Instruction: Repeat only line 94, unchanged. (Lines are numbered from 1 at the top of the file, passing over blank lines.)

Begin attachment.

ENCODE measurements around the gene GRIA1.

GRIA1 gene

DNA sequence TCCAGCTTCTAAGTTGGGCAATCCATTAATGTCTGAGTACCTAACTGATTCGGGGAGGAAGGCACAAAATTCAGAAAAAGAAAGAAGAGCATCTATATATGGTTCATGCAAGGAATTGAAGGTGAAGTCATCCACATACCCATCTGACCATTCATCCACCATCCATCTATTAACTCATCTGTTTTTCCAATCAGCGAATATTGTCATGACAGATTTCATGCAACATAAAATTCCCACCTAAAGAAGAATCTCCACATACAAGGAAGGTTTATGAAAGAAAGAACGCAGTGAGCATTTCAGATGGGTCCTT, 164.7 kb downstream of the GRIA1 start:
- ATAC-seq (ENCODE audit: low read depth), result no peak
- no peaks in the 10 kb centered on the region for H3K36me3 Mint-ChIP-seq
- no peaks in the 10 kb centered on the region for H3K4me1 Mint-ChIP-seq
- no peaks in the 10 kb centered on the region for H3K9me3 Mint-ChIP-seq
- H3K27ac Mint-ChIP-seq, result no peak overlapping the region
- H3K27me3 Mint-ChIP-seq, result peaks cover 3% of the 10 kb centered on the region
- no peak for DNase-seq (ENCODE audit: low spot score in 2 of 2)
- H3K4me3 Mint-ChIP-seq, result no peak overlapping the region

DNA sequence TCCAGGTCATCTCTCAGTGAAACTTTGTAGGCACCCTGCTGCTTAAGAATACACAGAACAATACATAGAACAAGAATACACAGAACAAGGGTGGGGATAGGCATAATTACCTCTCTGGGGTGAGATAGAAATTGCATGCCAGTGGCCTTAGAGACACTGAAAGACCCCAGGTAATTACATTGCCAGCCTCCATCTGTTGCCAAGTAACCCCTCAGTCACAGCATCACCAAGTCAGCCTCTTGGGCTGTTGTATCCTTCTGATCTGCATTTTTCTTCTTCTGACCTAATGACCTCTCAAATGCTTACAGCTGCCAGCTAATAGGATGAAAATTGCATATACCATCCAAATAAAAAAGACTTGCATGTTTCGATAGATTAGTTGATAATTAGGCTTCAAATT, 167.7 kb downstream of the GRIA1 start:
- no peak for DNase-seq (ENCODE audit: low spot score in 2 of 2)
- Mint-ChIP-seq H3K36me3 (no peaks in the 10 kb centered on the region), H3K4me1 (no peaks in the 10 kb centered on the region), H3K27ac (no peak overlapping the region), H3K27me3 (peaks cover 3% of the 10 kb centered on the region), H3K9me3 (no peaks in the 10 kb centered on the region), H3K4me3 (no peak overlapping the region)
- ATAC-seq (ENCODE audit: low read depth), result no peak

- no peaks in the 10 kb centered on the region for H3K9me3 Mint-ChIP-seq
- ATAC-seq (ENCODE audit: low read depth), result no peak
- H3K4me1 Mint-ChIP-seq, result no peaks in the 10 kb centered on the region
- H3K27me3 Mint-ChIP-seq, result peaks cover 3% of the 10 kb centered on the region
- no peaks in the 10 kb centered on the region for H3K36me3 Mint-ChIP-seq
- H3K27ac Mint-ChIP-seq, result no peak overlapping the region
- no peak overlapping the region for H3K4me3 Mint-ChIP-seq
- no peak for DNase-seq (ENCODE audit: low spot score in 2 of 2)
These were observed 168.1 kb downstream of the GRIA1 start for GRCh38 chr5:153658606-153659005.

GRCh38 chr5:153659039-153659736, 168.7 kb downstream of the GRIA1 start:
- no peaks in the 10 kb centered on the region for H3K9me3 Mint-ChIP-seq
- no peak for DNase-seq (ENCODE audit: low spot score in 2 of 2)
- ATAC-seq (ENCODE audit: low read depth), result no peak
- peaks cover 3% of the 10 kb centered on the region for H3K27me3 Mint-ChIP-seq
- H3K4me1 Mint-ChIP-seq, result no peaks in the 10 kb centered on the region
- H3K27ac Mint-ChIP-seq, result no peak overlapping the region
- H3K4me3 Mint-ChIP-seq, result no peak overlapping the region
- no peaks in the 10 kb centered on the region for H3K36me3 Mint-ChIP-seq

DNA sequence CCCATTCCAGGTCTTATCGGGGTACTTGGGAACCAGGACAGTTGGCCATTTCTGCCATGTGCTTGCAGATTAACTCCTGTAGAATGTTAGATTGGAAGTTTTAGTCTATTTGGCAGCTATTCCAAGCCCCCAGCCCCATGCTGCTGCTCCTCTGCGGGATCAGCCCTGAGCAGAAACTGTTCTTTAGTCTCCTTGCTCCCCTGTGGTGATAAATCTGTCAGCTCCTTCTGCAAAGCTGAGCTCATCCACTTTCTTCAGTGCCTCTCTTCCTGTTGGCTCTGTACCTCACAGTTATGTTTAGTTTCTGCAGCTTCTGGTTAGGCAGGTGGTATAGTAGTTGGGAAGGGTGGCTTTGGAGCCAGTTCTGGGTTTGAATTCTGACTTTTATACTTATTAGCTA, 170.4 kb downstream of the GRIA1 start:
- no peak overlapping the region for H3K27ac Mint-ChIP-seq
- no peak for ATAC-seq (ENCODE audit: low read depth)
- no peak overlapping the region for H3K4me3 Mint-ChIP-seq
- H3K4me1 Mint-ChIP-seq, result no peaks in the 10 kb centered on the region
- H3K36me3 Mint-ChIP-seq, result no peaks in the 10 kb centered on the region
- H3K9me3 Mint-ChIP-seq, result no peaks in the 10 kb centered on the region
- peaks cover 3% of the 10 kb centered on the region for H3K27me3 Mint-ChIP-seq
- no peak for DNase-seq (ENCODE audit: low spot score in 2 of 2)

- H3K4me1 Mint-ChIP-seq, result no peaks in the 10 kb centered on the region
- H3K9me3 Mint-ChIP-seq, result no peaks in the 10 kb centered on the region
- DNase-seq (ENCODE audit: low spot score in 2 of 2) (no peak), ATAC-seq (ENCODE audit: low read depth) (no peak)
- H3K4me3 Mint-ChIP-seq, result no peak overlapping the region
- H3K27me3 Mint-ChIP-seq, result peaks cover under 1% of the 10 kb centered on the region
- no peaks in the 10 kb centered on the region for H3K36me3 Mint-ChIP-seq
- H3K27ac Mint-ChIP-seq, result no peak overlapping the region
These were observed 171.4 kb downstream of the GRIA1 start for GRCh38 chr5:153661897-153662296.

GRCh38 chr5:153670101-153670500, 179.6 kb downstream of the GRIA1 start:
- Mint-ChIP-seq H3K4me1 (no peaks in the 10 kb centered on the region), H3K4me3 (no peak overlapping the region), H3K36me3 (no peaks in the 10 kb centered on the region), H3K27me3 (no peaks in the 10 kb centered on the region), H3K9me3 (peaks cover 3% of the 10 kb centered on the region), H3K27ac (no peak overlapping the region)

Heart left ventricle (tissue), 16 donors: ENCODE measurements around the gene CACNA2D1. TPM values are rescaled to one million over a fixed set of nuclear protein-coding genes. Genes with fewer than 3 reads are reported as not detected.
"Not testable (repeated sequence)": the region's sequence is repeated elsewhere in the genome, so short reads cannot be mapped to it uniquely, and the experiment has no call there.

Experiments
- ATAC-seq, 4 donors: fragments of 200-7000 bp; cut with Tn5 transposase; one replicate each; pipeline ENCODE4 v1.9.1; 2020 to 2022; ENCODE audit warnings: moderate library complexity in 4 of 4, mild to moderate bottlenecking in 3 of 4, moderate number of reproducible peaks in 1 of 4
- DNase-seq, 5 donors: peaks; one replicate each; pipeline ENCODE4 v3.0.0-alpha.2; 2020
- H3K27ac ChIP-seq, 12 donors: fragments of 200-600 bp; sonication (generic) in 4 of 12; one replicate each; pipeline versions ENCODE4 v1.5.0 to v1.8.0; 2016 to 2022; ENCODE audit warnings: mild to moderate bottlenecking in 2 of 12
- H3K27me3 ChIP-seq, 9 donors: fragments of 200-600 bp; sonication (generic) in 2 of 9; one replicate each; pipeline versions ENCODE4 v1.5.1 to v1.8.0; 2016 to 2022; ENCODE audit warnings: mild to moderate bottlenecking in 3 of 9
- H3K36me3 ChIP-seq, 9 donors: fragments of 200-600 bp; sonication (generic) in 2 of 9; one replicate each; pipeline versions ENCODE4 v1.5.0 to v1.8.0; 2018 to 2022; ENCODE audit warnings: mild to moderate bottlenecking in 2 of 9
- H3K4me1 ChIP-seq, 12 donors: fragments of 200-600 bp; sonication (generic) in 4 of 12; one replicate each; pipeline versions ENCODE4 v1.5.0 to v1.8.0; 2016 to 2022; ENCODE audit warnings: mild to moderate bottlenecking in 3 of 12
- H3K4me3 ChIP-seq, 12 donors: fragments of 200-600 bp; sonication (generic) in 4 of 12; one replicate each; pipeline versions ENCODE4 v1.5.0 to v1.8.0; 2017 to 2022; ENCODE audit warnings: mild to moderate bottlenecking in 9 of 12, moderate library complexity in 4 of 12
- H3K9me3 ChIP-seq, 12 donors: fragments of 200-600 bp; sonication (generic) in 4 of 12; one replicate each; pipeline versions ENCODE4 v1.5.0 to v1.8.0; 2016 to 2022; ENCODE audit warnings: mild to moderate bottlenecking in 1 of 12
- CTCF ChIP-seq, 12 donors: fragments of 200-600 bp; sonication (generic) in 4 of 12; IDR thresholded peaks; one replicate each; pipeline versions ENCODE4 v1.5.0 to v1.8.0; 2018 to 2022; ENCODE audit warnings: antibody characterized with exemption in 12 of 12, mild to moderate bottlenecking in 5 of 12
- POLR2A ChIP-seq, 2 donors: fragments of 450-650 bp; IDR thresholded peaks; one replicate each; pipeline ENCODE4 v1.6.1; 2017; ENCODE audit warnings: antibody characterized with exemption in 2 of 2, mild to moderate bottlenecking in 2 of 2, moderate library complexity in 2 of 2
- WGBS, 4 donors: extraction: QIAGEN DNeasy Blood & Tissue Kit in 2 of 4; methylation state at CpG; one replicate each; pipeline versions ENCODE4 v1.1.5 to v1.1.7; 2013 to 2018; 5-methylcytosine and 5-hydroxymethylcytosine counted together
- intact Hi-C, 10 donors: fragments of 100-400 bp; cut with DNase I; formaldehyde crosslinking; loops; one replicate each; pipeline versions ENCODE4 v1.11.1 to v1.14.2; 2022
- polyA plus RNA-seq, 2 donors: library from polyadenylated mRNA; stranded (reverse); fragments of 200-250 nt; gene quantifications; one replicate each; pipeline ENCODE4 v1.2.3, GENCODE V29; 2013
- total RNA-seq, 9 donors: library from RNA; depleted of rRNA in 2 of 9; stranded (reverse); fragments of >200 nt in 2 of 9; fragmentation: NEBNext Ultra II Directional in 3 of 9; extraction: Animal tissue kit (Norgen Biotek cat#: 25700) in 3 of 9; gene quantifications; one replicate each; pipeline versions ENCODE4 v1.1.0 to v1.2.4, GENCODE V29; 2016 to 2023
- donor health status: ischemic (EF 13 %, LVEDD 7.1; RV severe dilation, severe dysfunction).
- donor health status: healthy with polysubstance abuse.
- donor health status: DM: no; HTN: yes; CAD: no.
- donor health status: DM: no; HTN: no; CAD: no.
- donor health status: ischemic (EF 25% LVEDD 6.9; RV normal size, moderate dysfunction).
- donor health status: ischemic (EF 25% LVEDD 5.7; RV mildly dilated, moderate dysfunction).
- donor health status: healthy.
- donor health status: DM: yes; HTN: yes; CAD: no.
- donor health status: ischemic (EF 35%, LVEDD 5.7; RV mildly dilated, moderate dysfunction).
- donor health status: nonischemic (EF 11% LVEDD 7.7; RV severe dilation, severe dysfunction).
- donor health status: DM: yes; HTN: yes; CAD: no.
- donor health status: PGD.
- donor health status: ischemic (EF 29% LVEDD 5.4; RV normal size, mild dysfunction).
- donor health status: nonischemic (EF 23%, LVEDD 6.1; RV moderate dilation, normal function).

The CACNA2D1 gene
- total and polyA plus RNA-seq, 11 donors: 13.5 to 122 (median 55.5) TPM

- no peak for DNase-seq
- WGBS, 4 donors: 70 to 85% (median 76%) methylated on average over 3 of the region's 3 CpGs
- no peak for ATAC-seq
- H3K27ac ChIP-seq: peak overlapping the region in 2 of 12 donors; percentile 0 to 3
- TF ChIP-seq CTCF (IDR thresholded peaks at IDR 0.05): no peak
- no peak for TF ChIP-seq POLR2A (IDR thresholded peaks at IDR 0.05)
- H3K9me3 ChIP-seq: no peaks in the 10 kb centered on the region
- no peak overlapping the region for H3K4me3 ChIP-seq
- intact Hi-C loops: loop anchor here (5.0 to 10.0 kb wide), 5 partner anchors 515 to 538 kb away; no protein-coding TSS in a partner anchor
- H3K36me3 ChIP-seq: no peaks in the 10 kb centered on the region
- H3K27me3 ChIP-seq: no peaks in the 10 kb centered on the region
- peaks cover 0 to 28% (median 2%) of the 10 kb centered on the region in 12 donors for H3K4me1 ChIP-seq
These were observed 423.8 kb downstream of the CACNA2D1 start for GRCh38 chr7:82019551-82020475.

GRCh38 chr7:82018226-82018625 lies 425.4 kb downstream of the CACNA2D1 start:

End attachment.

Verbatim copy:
- intact Hi-C loops: loop anchor here (5.0 to 10.0 kb wide), 5 partner anchors 515 to 538 kb away; no protein-coding TSS in a partner anchor